Long and short-term magma differentiation at Mt. Etna as revealed by Sr-Nd isotopes and geochemical data

Di Renzo V., R.A. Corsaro, L. Miraglia, M. Pompilio, L. Civetta (2019).
Earth-Science Reviews, 190, 112-130, https://doi.org/10.1016/j.earscirev.2018.12.008.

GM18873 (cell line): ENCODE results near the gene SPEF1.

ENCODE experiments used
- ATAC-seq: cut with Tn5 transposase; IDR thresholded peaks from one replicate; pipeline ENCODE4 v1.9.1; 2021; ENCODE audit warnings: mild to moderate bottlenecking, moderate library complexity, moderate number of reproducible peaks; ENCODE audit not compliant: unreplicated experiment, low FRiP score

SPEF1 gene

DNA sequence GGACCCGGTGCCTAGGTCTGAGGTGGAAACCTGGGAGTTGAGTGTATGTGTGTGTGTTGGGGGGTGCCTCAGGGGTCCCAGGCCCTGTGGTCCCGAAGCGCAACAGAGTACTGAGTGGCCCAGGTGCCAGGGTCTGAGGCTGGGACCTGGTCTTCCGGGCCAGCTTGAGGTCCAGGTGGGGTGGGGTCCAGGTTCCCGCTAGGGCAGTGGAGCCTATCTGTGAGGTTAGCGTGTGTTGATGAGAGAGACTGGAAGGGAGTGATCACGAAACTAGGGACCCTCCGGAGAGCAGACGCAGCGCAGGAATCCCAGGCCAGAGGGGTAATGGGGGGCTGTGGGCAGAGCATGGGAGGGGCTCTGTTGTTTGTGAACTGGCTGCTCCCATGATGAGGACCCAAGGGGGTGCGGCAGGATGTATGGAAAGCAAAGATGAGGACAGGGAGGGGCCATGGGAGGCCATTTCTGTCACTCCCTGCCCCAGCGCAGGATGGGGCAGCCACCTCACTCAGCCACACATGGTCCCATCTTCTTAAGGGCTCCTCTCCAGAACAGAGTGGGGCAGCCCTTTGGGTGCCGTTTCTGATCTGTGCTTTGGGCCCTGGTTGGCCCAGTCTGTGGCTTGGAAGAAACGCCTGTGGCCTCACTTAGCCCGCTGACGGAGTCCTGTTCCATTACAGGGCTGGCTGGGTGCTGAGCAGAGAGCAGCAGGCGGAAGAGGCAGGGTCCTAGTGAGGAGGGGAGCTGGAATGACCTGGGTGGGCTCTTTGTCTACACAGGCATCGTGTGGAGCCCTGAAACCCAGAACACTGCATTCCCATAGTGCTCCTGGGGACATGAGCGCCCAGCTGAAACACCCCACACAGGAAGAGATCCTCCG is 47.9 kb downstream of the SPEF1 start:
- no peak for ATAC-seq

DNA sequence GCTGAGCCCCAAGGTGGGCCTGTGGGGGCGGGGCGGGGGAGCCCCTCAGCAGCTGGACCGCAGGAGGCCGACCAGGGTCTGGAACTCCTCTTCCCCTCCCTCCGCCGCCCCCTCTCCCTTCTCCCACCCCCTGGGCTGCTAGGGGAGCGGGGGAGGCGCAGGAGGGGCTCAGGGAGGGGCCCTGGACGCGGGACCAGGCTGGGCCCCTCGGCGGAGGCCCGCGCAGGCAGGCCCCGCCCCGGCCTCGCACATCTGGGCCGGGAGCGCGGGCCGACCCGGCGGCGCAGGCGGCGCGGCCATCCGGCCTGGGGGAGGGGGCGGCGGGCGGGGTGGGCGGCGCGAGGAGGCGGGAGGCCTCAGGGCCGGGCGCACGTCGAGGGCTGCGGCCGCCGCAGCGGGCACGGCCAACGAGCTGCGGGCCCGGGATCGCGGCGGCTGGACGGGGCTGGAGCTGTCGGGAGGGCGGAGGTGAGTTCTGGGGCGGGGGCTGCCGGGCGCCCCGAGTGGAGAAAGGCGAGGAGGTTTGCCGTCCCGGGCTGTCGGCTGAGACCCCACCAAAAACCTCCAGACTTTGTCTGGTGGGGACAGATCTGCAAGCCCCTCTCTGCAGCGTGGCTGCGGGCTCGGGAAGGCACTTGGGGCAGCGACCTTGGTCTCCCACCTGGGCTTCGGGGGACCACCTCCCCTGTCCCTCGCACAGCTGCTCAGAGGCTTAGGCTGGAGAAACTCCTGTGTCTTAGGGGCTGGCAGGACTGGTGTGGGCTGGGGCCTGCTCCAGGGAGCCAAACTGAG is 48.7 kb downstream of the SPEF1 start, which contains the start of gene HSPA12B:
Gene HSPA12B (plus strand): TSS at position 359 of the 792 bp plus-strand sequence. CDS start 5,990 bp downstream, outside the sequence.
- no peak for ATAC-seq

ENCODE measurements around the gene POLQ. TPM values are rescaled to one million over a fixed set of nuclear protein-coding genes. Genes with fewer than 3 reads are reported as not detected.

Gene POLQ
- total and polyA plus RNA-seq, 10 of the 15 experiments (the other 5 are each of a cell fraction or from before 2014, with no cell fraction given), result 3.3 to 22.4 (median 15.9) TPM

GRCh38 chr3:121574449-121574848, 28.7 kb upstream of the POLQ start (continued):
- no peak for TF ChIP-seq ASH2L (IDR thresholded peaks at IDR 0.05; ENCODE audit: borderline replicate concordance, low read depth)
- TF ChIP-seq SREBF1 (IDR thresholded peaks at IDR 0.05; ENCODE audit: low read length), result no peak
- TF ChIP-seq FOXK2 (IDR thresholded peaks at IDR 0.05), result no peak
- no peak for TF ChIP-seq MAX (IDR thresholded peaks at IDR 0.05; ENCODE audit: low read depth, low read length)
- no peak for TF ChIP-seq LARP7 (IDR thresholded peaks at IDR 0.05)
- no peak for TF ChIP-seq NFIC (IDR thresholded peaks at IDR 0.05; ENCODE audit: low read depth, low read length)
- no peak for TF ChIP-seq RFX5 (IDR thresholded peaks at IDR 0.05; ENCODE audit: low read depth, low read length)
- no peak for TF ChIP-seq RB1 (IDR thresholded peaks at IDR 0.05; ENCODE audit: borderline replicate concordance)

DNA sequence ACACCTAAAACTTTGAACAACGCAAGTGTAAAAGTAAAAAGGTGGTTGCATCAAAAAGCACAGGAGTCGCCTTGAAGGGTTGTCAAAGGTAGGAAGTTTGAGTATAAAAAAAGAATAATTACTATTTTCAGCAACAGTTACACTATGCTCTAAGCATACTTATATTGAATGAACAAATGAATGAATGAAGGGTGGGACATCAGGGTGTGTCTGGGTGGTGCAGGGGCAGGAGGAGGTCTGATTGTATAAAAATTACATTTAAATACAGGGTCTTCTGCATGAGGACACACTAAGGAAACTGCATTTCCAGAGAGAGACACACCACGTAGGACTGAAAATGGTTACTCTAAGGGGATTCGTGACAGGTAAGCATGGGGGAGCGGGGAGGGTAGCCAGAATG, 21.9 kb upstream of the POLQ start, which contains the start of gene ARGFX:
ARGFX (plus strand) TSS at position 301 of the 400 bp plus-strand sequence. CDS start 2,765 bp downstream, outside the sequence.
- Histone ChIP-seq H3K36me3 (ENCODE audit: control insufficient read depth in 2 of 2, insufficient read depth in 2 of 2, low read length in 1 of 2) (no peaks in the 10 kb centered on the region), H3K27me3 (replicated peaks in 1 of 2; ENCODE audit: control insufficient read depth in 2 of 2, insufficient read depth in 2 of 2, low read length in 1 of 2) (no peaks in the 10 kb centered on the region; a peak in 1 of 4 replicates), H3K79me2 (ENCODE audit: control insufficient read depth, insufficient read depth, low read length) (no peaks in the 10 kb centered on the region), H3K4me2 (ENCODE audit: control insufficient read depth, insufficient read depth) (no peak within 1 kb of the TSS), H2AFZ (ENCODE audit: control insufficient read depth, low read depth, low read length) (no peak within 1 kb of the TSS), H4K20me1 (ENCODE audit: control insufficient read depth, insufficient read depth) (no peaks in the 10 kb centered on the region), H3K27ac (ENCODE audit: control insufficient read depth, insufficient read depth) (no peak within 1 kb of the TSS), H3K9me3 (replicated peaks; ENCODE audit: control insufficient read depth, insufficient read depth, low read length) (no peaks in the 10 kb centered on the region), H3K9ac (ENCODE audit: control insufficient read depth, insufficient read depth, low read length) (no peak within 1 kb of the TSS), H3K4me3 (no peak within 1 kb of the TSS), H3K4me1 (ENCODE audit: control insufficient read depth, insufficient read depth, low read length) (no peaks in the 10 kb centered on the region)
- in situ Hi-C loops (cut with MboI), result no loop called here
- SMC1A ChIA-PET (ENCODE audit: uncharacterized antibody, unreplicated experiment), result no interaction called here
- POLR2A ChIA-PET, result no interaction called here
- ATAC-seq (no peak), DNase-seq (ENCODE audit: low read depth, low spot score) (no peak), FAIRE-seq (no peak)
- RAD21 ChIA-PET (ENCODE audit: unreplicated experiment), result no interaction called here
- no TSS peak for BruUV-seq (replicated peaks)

Mt. Etna, in Sicily (Italy), produces effusive and explosive eruptions from summit craters and flanks. Petrology of erupted products has proved fundamental to explore the relationship between magma dynamics within the plumbing system and eruptive styles. Data of SrNd isotopes are quite scarce if compared with the great number of chemical analyses carried out in products of last decades. We measure SrNd isotopes, major and trace elements in products emitted from 2001 to 2012, and consider also published analyses of the 1995–2001 eruptions, because carried out in the same laboratories of 2001–2012 ones. Furthermore, we take into account other published analyses extending back to the 14th century, even if performed by different facilities. Based on this dataset, magma dynamics operating at different timescales inside the volcano’s plumbing system have been explored. Our analyses evidence that, from 2001–2012, three magma types are present in the volcano’s plumbing system: (i) a deep and poorly evolved basaltic and K-trachybasaltic magma, enriched in radiogenic Sr and LILE, erupted during the 2001 and 2002–03 flank activity; (ii) a shallower more evolved K-trachybasaltic magma, less enriched in radiogenic Sr, feeding both summit and flank eruptions and (iii) an uncommon, and scarcely radiogenic hawaiitic magma, LILE poor, emitted exclusively from a small sector of the 2002–03 eruptive fissures. By considering a broader time scale, from 14th to 21st century, we conclude that: (i) different magmatic components are present in the deep volcano’s plumbing system, at about 10–12 km b.s.l; (ii) a decoupling of geochemical and isotopic features in magmas stored at different depths is observed after the 1974 flank eruption up to date; (iii) mixing between different magmas is an efficient magmatic process to produce magma differentiation at Mt. Etna, regardless of the investigated temporal scale.


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